Lars Ulrich: Mentally, Metallica could go on for 100 years


Metallica drummer Lars Ulrich says he wants the band to keep touring and recording until their bodies give out.

And even when that day arrives, he believes they’d still have the mental capacity to keep going.

The thrash icons will release long-awaited 10th album Hardwired… To Self Destruct on November 18, to be followed by extensive touring in 2017.

Ulrich tells Rolling Stone: “The only unknown is the physical element of it. If the arms and legs and knees and shoulders and throats, the backs, the necks – if all that stays intact, there’s no reason we shouldn’t be able to do this for a significant amount of time longer.”

Comparing his hopes of longevity with the Rolling Stones’ career, he says: “I love the Stones more than anybody else on this planet. What we do, I’d like to argue, is slightly more physically demanding in terms of the energy that goes into it.

“Songs like Battery, Master Of Puppets or One have this insane physical energy and demand. If you can’t play it at the demand it deserves, it’s better not to play it.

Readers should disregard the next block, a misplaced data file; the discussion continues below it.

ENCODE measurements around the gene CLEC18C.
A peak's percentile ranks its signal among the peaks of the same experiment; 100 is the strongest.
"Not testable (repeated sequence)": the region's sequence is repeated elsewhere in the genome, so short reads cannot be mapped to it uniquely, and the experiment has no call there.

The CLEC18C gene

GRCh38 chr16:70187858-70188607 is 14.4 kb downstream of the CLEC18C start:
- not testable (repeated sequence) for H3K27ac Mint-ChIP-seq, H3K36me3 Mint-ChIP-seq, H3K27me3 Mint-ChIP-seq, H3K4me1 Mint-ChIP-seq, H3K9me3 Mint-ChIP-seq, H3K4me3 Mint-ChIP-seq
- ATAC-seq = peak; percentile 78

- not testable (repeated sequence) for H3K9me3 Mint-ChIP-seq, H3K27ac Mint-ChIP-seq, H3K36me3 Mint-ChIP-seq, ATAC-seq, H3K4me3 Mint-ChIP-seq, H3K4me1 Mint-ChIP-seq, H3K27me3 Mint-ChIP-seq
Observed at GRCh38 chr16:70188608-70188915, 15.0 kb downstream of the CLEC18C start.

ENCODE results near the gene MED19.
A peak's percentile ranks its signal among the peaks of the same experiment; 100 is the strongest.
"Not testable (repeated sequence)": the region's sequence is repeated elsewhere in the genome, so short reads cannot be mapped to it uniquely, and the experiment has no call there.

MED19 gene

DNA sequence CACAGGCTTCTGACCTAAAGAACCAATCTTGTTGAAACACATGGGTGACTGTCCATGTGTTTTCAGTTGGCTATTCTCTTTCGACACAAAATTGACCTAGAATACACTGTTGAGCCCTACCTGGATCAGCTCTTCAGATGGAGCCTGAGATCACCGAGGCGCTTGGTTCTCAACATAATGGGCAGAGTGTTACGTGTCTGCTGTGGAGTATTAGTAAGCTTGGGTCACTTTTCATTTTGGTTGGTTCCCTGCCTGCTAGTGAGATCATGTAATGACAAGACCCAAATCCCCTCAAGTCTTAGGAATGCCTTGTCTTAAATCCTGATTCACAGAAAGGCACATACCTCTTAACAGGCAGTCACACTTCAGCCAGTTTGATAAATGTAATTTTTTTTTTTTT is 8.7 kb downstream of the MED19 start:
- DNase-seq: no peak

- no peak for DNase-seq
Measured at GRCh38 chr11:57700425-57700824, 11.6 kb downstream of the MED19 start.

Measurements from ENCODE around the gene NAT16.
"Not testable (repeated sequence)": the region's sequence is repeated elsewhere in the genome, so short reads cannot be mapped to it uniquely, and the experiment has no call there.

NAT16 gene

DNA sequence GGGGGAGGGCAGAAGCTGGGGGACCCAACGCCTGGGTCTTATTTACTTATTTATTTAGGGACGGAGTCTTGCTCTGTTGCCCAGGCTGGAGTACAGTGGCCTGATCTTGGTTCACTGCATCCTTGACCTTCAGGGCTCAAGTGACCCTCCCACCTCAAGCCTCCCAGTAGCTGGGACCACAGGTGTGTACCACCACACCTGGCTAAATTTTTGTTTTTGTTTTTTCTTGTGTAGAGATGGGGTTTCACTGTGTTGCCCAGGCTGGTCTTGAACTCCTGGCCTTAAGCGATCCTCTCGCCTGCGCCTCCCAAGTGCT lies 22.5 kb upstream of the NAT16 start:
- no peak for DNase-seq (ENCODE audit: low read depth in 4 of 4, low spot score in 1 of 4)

“That’s the only unknown – I think mentally we could do this for another 100 years.”

And despite the global downturn in album sales, Ulrich doesn’t plan to stop recording. “I hope we go on making records until the day we fall over,” he says.

“That’s what inspires you and gives you a sense of still being in the game. I respect peers of ours that feel different.

“But feeling we’ve still got something to say is an important part of feeling vital, feeling confident and feeling good about yourself.”

Earlier this month Metallica released Hardwired, the lead track from the album, offering a hint of what the double-disc release will contain. Ulrich reports: “I think maybe this one is a little punkier in places and maybe slightly less progressive. It’s about the riffs, and a bit more groove-oriented.

“One thing there’s not is the big Metallica ballad – it’s all pretty uppity.”

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Not only is one-time online news editor Martin an established rock journalist and drummer, but he’s also penned several books on music history, including SAHB Story: The Tale of the Sensational Alex Harvey Band, a band he once managed, and the best-selling Apollo Memories about the history of the legendary and infamous Glasgow Apollo. Martin has written for Classic Rock and Prog and at one time had written more articles for Louder than anyone else (we think he's second now). He’s appeared on TV and when not delving intro all things music, can be found travelling along the UK’s vast canal network.